Careers on the move

Prince’s Trust Australia celebrates Defence partners creating flexible careers that fit around military family life.

Australian Defence Force spouses are rising to the challenge of creating flexible careers that fit around military family life by starting their own businesses, with help from Prince’s Trust Australia.

Prince’s Trust Australia is releasing a video featuring three women who are married to soldiers and forging new careers designed to withstand life on the move.

The video is a rare glimpse into the life of the modern-day Army wife, revealing challenges to career progression when managing postings, raising young children and isolation.

Prince’s Trust Australia is releasing the video to coincide with International Women’s Day, as a pledge to forge work cultures where women’s careers thrive.  

Historically, military spouses joined the 200,000 Australian women who entered the workforce during the Second World War as part of a war-effort that transformed the role of women in society.

Today, the victory curls are gone and many Defence partners are struggling to find their place in the workforce.

And 92 per cent of those military spouses are women, according to the 2019 ADF Family Survey.

South African born Loren Kalis loves the adventure of moving around Australia with her Army musician husband and young child but finds it hard to maintain employment when moving every year.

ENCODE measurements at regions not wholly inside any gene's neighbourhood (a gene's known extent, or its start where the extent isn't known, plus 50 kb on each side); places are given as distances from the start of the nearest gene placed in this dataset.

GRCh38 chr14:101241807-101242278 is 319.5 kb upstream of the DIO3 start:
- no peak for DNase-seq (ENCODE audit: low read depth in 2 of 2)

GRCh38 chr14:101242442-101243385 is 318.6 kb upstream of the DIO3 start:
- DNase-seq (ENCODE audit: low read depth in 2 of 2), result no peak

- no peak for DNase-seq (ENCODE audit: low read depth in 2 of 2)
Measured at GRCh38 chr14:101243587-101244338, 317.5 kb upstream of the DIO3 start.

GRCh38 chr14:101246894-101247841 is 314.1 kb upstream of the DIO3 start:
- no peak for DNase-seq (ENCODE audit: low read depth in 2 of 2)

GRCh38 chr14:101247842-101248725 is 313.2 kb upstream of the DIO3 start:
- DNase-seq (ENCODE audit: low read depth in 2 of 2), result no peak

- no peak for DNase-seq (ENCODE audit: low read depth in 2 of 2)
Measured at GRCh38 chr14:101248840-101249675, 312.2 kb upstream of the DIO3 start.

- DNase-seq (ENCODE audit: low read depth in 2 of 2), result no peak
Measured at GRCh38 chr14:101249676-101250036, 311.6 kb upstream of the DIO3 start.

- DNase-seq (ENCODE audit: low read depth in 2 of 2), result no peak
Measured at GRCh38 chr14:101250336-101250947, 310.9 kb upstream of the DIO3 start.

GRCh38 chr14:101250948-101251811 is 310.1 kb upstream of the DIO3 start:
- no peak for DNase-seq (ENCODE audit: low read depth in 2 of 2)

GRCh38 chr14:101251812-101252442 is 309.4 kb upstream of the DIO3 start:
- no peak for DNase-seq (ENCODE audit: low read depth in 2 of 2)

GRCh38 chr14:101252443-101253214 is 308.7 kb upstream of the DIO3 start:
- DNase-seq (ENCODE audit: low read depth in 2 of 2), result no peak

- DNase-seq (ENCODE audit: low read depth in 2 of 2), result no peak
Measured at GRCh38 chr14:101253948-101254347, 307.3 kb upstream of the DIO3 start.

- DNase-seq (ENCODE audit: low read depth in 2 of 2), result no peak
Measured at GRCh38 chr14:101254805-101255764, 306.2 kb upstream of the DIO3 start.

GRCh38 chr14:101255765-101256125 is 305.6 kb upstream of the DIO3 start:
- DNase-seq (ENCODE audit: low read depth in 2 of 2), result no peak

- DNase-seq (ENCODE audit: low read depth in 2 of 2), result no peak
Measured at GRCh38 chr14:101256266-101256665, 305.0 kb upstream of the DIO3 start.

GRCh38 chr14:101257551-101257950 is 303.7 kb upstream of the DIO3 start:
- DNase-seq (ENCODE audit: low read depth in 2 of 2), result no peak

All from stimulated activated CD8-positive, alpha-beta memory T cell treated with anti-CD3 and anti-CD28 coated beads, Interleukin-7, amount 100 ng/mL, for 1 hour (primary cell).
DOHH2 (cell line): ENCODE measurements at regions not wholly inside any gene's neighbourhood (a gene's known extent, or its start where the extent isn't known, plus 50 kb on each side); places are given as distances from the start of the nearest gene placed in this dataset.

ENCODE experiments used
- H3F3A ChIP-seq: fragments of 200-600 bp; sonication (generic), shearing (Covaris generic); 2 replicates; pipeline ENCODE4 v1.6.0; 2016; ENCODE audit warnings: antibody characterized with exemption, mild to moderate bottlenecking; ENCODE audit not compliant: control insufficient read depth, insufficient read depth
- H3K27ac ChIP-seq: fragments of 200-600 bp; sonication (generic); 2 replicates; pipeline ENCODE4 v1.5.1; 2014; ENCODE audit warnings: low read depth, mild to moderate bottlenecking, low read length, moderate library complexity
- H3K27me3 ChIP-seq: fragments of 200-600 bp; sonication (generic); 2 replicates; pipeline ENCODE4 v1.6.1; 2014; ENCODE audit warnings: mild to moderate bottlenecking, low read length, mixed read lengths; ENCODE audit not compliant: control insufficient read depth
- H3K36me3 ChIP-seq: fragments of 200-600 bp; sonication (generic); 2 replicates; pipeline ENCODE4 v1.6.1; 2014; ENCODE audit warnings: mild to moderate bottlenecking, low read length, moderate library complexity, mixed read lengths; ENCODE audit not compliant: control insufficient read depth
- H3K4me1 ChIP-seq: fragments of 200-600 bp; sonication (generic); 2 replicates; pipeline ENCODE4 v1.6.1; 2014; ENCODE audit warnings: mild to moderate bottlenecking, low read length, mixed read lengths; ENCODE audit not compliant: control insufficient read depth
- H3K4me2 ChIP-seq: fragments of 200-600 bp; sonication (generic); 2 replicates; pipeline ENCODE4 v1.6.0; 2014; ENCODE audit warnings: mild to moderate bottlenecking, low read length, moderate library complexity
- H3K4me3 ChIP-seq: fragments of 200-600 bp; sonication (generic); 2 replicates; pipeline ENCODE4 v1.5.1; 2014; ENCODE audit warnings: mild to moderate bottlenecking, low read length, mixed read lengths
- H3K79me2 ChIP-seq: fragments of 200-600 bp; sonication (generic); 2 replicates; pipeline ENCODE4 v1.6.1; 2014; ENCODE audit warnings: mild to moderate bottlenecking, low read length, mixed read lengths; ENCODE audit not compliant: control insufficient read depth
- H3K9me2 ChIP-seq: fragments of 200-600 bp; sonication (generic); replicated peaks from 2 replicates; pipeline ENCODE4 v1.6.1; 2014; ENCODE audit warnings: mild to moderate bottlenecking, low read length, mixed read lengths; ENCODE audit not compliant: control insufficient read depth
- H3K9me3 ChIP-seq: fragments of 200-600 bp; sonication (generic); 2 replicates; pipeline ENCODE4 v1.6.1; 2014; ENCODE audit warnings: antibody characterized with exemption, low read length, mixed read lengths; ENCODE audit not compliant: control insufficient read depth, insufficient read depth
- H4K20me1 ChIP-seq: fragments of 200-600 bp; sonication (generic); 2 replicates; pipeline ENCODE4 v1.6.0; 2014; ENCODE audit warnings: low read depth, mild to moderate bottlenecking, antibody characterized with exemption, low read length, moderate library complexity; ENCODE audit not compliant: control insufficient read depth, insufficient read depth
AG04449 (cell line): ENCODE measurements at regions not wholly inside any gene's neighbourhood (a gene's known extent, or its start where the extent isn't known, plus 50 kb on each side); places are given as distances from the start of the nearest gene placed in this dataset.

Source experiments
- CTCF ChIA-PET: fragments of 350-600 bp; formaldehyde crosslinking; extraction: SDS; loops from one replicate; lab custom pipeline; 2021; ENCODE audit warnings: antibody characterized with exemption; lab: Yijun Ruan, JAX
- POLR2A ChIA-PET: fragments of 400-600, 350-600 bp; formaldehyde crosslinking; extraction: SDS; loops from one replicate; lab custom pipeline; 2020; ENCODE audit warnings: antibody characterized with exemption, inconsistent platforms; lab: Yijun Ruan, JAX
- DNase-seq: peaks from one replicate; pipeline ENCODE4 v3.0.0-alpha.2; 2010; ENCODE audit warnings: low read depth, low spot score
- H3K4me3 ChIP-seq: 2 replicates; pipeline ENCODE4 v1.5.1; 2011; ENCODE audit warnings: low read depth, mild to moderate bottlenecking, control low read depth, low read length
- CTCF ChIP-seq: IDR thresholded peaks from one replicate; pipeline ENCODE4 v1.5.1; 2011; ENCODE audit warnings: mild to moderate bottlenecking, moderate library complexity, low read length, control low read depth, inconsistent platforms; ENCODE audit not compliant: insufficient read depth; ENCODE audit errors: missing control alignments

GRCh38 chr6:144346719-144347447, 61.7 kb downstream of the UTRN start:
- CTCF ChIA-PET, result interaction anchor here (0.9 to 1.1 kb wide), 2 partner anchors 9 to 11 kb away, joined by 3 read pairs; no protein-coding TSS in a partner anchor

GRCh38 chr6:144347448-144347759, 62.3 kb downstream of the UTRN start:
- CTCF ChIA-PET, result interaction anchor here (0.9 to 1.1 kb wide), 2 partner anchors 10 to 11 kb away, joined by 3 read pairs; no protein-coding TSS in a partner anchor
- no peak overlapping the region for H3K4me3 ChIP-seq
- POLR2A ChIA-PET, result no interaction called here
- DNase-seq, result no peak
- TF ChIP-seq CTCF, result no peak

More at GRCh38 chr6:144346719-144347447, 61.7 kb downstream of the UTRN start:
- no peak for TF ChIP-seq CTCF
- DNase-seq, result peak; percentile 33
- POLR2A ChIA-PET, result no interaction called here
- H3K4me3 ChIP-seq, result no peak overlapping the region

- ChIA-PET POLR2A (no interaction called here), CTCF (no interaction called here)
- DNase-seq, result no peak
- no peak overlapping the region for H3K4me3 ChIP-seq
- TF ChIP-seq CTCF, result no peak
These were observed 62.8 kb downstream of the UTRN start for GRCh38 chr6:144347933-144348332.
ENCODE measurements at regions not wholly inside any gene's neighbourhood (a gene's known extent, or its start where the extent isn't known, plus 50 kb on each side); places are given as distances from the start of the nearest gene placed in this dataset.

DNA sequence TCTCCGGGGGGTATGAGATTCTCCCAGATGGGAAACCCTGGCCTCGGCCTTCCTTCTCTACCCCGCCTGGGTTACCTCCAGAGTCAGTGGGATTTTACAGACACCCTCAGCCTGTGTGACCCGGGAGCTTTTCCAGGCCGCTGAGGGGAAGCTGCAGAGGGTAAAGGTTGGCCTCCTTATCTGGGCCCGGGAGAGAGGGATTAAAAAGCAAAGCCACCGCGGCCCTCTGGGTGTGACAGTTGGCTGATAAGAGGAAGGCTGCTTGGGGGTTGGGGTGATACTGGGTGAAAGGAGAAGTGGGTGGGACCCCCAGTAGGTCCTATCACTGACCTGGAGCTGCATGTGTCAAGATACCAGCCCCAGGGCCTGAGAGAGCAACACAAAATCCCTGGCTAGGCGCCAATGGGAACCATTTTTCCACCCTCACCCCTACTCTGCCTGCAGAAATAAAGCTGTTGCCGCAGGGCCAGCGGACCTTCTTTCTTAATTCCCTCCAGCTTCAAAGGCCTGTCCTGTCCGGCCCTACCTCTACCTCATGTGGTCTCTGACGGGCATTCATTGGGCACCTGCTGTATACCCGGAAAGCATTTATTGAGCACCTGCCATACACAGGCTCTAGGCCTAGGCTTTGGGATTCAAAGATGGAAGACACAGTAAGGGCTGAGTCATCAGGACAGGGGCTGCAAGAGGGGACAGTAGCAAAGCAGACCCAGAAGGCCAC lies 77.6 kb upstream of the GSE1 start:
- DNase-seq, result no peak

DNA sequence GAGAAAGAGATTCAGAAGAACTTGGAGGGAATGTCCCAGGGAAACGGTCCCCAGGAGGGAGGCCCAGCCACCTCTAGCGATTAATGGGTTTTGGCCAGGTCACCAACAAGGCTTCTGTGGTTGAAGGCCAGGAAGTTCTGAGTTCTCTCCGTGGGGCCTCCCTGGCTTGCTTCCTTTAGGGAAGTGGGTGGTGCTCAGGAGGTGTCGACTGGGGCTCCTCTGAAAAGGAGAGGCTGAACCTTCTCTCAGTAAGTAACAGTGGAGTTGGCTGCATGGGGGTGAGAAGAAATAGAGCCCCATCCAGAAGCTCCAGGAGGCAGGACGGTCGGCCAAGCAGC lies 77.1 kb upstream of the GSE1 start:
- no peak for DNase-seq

“I couldn't keep moving from place to place, having to look for a job every time that we moved, having to leave a job every time that we moved,” she said.

“I knew that I needed to do something for myself that I needed to pick up and go to wherever we needed to move to.”

The digital signage creator launched her business Now Now Foundry in April last year, creating customised gifts from her home in Townsville.

“It's always been a dream of mine to have a business, to make my own hours and plan my own day,” she said.

Now preparing for her family’s next posting, Loren is feeling inspired.

“I get to be influenced by all the different towns and cities that we move to and new people that we meet,” she said.

“I think Now Now can only grow from here.”

For career journalist Courtney Snowden, it took a redundancy and a new baby to take the leap into freelancing.

But getting started wasn’t easy.

“Working in media the stories tend to come to you and you don't have to worry about trying to find the work, whereas freelancing, you kind of have to go out and find the work,” she said.

“And if you don't work, you don't get paid.”

Courtney found her biggest challenge was understanding the nuts and bolts of business, how to network and how to source clients.

“One of the biggest struggles was finding clients who I could work with, but also finding work that fits around looking after two young children, ”she said.

Courtney signed up for Prince’s Trust Australia’s Enterprise Programme, a series of free entrepreneurial workshops for ADF veterans and their families.